> Unless you mean warning during the prepare.
Mostly I'm aiming for a clearer error message - "Invalid parameter number" is a bit confusing when they're named.
But yes, I think prepare() would be the best time for it: that's where the problem actually occurs and where it would be fixed by the user.
 [2018-07-19 11:09 UTC]
That makes sense to me. But maybe it would be better to file a new request ticket? Otherwise feel free to reopen this.
 [2018-07-19 15:14 UTC]
Just created the request. Decided on something separate so there's no need to read a few screenfuls of comments here to understand it.
 [2018-07-19 15:15 UTC]
Looks like the automatic cross-referencing isn't working yet. Request #76647
 [2018-07-19 15:16 UTC]
...actually it is working but it doesn't process the bug description. I had never noticed that.
 [2023-02-09 08:59 UTC] maaaddog at gmx dot at
PHP/PDO's fetchAll() OVERWRITES result index when query has a fixed NUMBER as table row.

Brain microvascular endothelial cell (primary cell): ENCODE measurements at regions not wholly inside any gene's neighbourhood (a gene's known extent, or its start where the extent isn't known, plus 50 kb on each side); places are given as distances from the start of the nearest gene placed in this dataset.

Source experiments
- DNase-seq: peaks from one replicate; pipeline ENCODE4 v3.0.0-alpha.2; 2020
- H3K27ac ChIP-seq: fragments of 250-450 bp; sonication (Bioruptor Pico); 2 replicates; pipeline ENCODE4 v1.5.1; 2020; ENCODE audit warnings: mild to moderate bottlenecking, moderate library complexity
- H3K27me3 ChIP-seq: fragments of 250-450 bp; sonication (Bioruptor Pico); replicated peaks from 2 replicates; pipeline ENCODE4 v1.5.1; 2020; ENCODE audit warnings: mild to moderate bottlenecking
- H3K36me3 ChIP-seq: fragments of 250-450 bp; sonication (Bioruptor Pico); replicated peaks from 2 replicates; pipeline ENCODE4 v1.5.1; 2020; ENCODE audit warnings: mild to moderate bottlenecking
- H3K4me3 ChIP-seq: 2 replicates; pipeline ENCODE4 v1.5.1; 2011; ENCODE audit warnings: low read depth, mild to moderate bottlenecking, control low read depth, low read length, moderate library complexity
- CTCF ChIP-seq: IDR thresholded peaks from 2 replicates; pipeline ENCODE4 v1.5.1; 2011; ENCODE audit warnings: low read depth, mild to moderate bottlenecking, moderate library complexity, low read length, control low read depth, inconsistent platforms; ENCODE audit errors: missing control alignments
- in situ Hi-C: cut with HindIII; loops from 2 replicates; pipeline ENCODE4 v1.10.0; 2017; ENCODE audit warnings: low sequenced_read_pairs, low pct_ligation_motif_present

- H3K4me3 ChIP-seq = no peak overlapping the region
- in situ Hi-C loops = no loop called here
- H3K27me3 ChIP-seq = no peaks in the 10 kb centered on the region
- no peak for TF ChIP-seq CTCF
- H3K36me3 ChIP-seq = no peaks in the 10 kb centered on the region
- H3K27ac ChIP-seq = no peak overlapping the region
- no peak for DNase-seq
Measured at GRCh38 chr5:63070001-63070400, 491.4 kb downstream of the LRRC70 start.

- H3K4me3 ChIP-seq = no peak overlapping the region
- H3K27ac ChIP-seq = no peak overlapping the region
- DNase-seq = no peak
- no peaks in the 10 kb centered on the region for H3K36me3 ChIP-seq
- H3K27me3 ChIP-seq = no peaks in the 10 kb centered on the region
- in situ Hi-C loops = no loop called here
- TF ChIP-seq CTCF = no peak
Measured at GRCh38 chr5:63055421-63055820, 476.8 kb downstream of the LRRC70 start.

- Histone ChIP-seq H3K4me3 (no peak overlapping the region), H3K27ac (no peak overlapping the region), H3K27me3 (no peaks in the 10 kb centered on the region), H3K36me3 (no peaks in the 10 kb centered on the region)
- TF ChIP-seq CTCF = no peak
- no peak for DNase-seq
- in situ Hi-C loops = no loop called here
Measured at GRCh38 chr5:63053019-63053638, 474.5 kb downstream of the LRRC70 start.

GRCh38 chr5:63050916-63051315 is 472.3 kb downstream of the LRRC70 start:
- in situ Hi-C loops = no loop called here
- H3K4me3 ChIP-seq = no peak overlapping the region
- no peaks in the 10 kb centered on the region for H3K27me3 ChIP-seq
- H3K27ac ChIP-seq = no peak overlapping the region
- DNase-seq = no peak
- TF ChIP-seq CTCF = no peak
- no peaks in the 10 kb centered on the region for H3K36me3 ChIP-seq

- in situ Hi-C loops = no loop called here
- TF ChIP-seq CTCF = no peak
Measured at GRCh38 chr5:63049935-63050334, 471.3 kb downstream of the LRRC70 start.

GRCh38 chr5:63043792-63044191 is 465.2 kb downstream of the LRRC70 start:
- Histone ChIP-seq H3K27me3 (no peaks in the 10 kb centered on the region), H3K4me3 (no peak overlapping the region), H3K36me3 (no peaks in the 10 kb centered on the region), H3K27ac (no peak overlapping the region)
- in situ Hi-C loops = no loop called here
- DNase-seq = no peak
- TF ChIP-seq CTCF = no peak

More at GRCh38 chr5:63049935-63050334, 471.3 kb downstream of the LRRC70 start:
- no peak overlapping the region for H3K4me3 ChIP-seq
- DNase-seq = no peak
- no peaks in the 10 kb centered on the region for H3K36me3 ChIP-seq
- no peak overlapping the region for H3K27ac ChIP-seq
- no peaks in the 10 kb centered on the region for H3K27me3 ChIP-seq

PHP/PDO fetchAll() extends the resulting array from a query by its column name. But when a column name is a NUMBER it OVERWRITES contents on that index number! When do problems occur? If you are faced with multiple queries unified by "UNION" sometimes it is necessary to set a row to a fixed number (e.g. to mark its origin): "SELECT Pid,0 FROM Person UNION SELECT Pid,1 FROM Company". 

Now when you put such a query (here just one) in PHP/PDO you may have:
$stmt = $this->dbh->prepare("SELECT Pid,0 FROM Person");
$rows = $stmt->fetchAll();
if (!empty($rows)) { 
   foreach($rows as $row){
      $pid = $row[0];
      $num = $row[1];

When you debug the output by "print_r($rows)" you see that PHP/PDO extends the array retrieved by fetchAll() by its column names. So one can retrieve the data from it either by $row[i] or by $row[COLUMNNAME]. Now, when the column is a NUMBER it OVERWRITES the index an THAT number. In this case the second column is set to "0" and therefor it OVERWRITES row[0] where pids are stored. 



I have tested this on PHP 8.1.15 CGI/FastCGI (API:20210902) environment. 
But I have also tested it on my backup server (with other settings) where this also occurred.